Yeah, the nature of the scrutiny matters. Still, we shouldn’t be prepared to say that something that has survived less scrutiny is safer than something that has survived more. If you want to make the case that the quality of modern scientific methods are such that the conclusions drawn from lab testing today are less uncertain than people eating ingredients that may have changed over the centuries, I might buy that. But don’t tell me that something that’s survived less and less rigorous scrutiny is more likely to be safe than something that has survived more and more rigorous scrutiny. Science doesn’t work that way.

            1. Science doesn’t work that way.

              Why do you keep bringing up “science” in a discussion about scrutiny?

            2. Any given homeopathic remedy is likely to be “safer” then just about any prescription medication you can get.

              The homeopathic remedy has undergone no scrutiny. The prescription medication has undergone countless trials.

              That said, the ruling was that the company could continue to say it was “natural” and that natural was good. What they couldn’t do was imply that their competitors had “bad stuff” in a misleading (if technically true) way. So I’m not sure what the beef is. People that share your preference for “natural” can be pandered to just fine.

              1. The effectiveness of homeopathy, to the best of my knowledge, hasn’t survived scrutiny. I’m unfamiliar with its safety–why would I worry about the safety of something ineffective?

                Pharmaceuticals have been shown to be effective (and some of them were derived from ethnobotany, by the way), but I would maintain that those pharmaceuticals that have survived the most thorough scrutiny as to their safety are the most likely to be safe.

                This isn’t just the way science works. That’s the way evolution works, engineering works, economics works, etc. The more an idea, adaptation, or innovation survives real world testing, the more likely it is to predominate. What I’m saying really shouldn’t be controversial. The more something survives real world testing, the more likely it is to be true–why is that controversial?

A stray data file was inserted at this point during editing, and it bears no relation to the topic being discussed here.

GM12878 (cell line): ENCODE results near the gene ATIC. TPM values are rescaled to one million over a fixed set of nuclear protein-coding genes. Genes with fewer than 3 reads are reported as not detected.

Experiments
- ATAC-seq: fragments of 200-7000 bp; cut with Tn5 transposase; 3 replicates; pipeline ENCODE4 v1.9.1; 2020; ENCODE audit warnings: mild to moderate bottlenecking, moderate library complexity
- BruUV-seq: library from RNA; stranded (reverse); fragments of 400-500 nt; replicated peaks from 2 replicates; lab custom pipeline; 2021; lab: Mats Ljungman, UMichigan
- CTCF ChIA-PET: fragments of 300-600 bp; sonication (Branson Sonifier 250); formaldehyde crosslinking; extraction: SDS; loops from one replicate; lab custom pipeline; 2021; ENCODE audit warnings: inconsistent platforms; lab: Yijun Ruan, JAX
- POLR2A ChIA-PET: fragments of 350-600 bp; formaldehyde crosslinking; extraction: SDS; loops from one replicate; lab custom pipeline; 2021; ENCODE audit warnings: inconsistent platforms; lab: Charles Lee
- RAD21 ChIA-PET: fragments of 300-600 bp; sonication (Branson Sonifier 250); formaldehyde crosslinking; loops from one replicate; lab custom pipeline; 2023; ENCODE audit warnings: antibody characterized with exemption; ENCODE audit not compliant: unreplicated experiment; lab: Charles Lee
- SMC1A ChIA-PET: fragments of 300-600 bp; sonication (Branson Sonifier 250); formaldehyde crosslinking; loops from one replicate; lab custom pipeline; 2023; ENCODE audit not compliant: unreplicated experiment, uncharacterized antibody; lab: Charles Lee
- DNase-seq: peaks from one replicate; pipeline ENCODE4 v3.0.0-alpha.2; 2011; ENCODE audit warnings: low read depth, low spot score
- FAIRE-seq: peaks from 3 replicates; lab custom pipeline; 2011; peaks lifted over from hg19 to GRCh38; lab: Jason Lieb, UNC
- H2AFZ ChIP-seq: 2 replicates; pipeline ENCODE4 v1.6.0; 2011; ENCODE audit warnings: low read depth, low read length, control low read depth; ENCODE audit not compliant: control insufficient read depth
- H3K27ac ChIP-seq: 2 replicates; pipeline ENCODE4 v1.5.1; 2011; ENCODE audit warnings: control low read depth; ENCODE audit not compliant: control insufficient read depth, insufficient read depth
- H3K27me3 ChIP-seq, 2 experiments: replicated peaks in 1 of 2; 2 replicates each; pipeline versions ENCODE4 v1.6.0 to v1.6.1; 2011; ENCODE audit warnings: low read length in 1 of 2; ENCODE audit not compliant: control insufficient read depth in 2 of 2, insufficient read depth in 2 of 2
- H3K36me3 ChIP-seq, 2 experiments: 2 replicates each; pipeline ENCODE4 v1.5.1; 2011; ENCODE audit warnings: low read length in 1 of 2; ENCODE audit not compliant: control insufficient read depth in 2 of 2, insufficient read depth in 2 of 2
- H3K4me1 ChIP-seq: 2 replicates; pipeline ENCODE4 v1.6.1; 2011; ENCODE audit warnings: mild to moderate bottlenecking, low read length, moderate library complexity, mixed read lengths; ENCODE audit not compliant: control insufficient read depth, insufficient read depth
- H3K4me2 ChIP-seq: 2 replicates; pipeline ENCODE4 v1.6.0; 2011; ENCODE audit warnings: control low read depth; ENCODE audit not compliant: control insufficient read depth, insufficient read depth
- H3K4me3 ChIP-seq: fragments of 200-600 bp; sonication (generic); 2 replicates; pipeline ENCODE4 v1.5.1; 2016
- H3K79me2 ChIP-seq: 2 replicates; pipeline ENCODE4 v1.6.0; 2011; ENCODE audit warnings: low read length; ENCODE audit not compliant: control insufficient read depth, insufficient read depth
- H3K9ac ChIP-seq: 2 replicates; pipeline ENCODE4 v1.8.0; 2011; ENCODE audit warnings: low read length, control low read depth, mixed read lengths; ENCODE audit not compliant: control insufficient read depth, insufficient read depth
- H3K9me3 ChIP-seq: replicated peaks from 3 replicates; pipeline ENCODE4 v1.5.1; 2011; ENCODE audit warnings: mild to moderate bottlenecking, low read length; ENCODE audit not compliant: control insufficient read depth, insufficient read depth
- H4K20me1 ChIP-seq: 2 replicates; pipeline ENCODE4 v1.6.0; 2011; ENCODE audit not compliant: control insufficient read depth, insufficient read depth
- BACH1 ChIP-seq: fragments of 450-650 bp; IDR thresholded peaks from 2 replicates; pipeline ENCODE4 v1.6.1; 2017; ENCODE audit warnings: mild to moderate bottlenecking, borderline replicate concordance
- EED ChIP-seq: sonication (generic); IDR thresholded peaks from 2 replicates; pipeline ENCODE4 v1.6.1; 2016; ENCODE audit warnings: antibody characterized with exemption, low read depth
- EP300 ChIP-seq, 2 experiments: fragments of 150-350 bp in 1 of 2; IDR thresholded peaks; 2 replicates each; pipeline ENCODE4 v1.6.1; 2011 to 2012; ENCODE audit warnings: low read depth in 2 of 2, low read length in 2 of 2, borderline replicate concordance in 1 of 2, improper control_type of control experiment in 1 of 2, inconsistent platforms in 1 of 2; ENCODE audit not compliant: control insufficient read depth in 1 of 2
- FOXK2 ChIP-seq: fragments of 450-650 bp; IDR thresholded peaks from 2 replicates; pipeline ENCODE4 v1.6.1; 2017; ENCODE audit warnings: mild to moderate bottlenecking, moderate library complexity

Is it about anti-environmentalist baggage? Whether something less safe is worth the risk is another topic entirely.

                1. The more something survives real world testing, the more likely it is to be true–why is that controversial?

                  Because you keep changing the wording in ways that subtly (or not so subtly) alter the meaning, and you keep holding up a false example of what you claim to be saying?

                  I’m glad you have a fully formed thought in your head, but your inability to communicate it is half the problem (that, and your poorly chosen example).

                  1. I think I know what you mean by “real world testing,” but you’re still wrong because of observer bias. The scientific method helps to minimize mistakes due to observer bias. (Despite its use as a cover for people with agendas, like anything.)

          2. Find me such an ingredient. Every plant and animal under widespread human consumption has been altered by the agricultural practices we use to make them more readily available. Not to mention wide regional variations in what is eaten and how it is produced.

            It’s more than that though. Just because people don’t drop dead soon after eating artichokes doesn’t mean that their long-term safety has been subject to the kind of scrutiny Ken is claiming. In fact, potassium sorbate and sucralose have. If he’s claiming that it’s safer to avoid eating ingredients you’re unfamiliar with, I guess. But if you only apply that rule to scary-sounding chemicals, then no, it’s an arbitrary approach to the problem.

    3. I don’t want sucralose in my yogurt because it tastes weird. And isn’t it a laxative?

  5. I’m 71 years old. I have been eating GMO food for 20 years. I’m dying. I don’t expect to live more than 20 or 30 more years.

    What more proof do you need of the harms of GMO food?

    1. Newsflash pal, we’ve all been dying since we were born!

  6. Dreaming Cow is better anyway. Try the Maple Ginger.

  7. I disagree with this analysis. The nanny-state ruling will have unintended consequences. What’s really going on here? Greek yogurt is disgusting and they must resort to underhanded tactics to push it on unsuspecting consumers. The advertising ultimately will backfire if left alone.

    1. Why is it disgusting?

    2. “Greek yogurt is disgusting”

      … to you

      I like it better than the soupy mess that is regular yogurt and it doubles as a substitute for sour cream.

      1. The Lebanese make their own yogurt too.

        http://www.maureenabood.com/20…..he-recipe/

        It’s just not trendy yet.

        1. Hmm, I will have to look for it next time I go to a Lebanese place.

          1. Or I could make it, since the whole point of the article is to tell you how…

            /derp